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Students realize true passions through research

Published: Friday, February 17, 2012

Updated: Friday, February 17, 2012 12:02

Grad

MITCH DABLING, A JUNIOR is majoring in civil engineering demonstrates the latest model of a notched labyrinth as part of his undergraduate research at the Utah Water Research Laboratory. CODY GOCHNOUR photo


 

Though most students dread doing research, others seek it out.

Research is a major part of the lives of students who participate in USU's undergraduate research program.  

"Undergraduate research is all about discovery," said Scott Bates, associate vice president of graduate and undergraduate research. "It's about identifying unanswered questions and solving them. What the program is really about (is) getting students outside of their classrooms to do the stuff that connects their coursework together and builds skills that everyone is demanding. It gives them a chance to become real scholars."  

The undergraduate research program encourages students to work outside the classroom on projects they feel passionate about.

Through the Office of Undergraduate Research, a student can be paired with professors working on research the student find interesting, or the student can carry out his or her own project with a professor as a mentor.

"We want undergraduates to have the kind of opportunities that a research institution like USU can provide," Bates said. "We can provide our students these resources and skill sets that cannot be offered at other universities."

USU has the second-oldest undergraduate research program and one of the most prestigious programs in the nation, Bates said.

The goal of the undergraduate research office is to help students find projects that interest them, and help them obtain funding for their work, he said.

"We have projects for every interest," Bates said. "Once students find something they're interested in, the next step is to find a mentor. Our office can help with that and help students connect with mentors and organizations that will support and help them."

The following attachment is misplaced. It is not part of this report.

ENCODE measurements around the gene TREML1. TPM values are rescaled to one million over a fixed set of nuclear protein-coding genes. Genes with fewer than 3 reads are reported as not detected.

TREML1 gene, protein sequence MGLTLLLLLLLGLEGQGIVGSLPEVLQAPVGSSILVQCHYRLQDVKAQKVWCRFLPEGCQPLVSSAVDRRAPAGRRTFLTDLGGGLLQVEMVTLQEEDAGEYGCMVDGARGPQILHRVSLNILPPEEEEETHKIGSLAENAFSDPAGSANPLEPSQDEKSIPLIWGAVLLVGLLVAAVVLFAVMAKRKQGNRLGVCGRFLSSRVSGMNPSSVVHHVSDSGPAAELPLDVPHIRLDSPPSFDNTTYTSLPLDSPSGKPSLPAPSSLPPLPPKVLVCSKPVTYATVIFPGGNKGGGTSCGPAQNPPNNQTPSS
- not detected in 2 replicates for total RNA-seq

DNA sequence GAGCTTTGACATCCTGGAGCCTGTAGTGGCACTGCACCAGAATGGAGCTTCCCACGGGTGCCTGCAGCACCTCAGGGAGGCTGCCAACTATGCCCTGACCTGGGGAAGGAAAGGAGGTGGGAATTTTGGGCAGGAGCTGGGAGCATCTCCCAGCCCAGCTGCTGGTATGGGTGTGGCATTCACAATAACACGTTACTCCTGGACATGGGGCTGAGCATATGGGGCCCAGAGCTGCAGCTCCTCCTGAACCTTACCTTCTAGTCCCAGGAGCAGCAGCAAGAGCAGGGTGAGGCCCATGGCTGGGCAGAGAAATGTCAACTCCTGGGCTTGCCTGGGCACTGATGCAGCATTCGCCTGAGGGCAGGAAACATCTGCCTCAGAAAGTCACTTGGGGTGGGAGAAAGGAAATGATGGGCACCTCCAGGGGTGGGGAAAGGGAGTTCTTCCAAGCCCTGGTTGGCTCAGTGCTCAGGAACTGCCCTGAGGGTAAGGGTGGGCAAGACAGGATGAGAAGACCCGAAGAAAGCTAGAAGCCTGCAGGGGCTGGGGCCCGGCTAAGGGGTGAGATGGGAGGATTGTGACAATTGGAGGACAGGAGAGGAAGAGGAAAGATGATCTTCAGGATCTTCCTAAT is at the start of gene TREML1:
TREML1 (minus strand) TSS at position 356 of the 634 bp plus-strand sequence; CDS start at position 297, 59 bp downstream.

"Traditional classrooms can be great," said Kristina Sorensen, an undergraduate researcher majoring in applied mathematics. "But they don't always have a lot of real-world application."

Sorensen said undergraduate research opened doors that helped her discover a passion for academia.

"I always knew I loved music, and I loved math, but I could never find a way to merge them together," the senior said.

A year ago, Sorensen said she joined the research project of Professor Tim Doyle, in which he uses ultrasound technology to examine cancer pathologies.

"I absolutely love the work I'm doing," she said. "You get to be so much more creative than you do in the classroom."

Passion was not all Sorensen found through undergraduate research, she said she also found a mentor she could work closely with and learn from.

"It has been amazing to work with a professor who has encouraged and believed in me and my ability to conduct this research," she said.

Neal Hengge, a sophomore majoring in biological engineering, said he found a way to apply his interests to research, when he joined a project focusing on microbiology and using bacteria to produce products that can be useful to industry and society.

"It's a huge problem in the world today," he said. "Oil reserves are going to run dry. Our research is creating an energy source that could possibly be a solution to this."

Hengge said the strong undergraduate research program at USU was a factor in his decision to enroll.

"I'd worked in labs in high school, but I never knew anything about microbiology before I started working on the research project," he said. "Now it's what I'm looking at specializing in in the future."

Hengge said he encourages students to be interested in what they're doing and talk to other professors. He said research can be a chance for students to focus their interests and engage with other students and professionals who have similar interests.

Bates said there are also numerous opportunities for students to share their work, such as through the "Research on Capitol Hill" program and by publishing papers in the USU undergraduate research journal, called Discover.

"For me, it's really exciting," said Allison Fife, a freshman majoring in history and economics. "Sometimes I feel like my project is solving a mystery."

Fife is an example of how undergraduate research can extend beyond the sciences, which most typically think undergraduate research projects fall into. Fife's project focuses on researching the background of Peter Van der Pas, a Dutch man who donated a large collection of rare books to USU.

"I'm learning all about this man's life, and then trying to place it in a broader historical context and see what we can learn from a man who experienced huge world events like World War II," she said.

For students interested in getting involved in undergraduate research, Bates said he encourages them to connect and talk to their professors, both about how they can join their projects or about their own interests for research. He encourages students to get involved in the undergraduate research program to develop skills that will make them valuable employees and scholars in the future.

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